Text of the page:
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Another mainstream publication has joined the fray where  legalizing prostitution is concerned. In a relatively recent article, the author questioned the validity of the moral view that “women selling sex are sinners”, and that all prostitutes are victims. It is agreed that some women selling sex suffer from exploitation and violence, but this occurs in large part, because the stigma attached to the prostitution business, is heavily promoted by Puritans. The combination of these moralizers who cast prostitutes in a low light, and feminists who relentlessly crusade against the trade, claiming that the women are all victims, causes lawmakers to increase penalties for those caught in the act. It is true that some of the focus in the laws has been redirected toward the customers (“Johns”) while the prostitutes are then considered innocent victims. But such laws are specifically targeted towards cases where women are induced into prostitution through abusive means: Pimps use drugs, intimidation, beatings and the victim’s vulnerability to force women to engage in prostitution. Few people would argue against criminal penalties for those who engage in such behavior. The problem is, the laws also ensnare women who are sex-trading solo; these women lose the victimization shield afforded them by feminists, and still wear the quintessential badge of shame pinned on them by do-gooders. It is no wonder that many sex-workers are driven into some of the most dangerous, isolated, and dark crevices in the country to practice their trade. In the article mentioned above, the author says prohibiting prostitution has proven to be a “dud”. But it is worse than that—criminalizing prostitution has never worked, the process is way too expensive, and too many women have been injured or killed because the police have driven them underground. If regulated and taxed, prostitution would increase tax revenue over $10 billion dollars per year. Mandated health tests would help prevent the spread of disease. Counseling and education costs could be shared by those making money from the business—this would assist the women by easing the stigma and anxiety now connected to the business (The same rationale would apply to male prostitution as well). It would serve to decrease drug use and psychological problems, and put pimps out of business. This country should not allow rigid ideologies to continue to punish sex-workers.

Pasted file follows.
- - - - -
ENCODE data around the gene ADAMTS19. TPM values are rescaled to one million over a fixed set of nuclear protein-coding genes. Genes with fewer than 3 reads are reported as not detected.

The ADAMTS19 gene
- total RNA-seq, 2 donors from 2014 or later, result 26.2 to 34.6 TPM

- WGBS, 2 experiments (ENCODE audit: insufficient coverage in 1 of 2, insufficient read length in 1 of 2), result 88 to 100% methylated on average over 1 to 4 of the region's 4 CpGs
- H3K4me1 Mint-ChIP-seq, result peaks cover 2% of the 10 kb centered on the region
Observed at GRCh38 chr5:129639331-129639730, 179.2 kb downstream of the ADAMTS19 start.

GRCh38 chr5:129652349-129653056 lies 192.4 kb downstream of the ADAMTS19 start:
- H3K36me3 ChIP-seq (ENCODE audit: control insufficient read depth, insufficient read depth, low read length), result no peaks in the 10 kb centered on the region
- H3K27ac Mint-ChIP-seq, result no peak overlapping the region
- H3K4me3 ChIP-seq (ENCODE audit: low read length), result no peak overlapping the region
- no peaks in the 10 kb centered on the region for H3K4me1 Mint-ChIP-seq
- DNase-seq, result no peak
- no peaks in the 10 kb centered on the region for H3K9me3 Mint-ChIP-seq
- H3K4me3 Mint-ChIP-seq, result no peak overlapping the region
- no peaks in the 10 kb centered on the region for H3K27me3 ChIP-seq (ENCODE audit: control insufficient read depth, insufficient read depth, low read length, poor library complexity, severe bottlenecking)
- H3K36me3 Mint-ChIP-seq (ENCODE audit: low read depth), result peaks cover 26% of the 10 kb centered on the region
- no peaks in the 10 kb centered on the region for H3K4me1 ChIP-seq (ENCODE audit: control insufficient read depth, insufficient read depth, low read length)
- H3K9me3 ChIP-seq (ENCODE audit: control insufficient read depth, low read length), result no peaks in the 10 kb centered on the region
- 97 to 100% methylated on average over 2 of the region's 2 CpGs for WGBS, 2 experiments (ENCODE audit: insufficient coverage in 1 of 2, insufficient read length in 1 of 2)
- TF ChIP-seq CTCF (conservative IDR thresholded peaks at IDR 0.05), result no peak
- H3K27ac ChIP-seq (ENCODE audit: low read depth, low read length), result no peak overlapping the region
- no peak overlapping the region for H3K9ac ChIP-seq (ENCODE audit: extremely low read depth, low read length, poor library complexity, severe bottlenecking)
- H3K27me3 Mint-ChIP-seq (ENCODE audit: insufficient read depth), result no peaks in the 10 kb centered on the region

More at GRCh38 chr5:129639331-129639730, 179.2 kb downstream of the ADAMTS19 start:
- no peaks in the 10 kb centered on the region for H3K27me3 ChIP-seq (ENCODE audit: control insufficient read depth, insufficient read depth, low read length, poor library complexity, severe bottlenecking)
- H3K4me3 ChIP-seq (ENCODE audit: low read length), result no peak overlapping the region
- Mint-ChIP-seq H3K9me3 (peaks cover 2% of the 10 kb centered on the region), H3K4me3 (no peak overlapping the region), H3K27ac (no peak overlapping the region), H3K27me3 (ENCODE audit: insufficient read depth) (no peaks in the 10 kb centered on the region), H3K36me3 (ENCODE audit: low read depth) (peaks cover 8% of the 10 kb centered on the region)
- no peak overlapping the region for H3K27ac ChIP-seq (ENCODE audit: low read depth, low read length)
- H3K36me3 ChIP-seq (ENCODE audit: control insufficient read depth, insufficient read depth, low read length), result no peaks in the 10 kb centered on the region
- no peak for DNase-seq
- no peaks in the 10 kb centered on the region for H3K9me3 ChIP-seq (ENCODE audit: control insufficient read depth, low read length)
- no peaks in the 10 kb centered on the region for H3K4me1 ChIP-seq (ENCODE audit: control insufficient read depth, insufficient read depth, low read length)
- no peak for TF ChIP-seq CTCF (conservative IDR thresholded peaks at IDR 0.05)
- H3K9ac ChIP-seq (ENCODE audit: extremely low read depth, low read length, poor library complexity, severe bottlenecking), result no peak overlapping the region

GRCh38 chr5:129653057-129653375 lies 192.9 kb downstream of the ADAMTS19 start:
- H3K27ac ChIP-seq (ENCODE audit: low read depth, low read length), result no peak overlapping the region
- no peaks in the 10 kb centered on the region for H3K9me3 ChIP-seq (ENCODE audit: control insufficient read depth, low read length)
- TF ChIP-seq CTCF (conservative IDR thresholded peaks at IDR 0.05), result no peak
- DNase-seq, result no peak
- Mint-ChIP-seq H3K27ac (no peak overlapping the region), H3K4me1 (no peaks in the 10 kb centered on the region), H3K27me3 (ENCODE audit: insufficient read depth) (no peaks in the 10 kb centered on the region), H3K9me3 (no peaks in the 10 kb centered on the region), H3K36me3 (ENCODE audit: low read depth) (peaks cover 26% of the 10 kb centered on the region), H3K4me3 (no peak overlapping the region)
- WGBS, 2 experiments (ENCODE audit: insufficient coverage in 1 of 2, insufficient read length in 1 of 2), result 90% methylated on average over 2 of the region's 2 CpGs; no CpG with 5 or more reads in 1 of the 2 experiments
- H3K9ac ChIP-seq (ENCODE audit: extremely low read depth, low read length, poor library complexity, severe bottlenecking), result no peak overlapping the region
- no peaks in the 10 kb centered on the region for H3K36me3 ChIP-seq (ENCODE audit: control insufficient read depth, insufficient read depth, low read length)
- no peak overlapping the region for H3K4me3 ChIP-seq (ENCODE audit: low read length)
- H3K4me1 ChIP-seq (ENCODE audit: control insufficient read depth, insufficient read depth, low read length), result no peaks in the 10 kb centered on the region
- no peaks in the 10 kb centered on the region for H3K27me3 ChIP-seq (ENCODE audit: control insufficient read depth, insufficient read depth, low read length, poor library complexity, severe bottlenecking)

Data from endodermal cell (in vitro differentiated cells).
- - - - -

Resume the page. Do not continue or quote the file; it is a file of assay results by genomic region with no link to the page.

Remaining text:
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  1. […] on in much of Europe primarily because experts fear that such laws serve to drive sex workers underground thereby subjecting them to greater harm. In countries like the United States, where prostitution is […]

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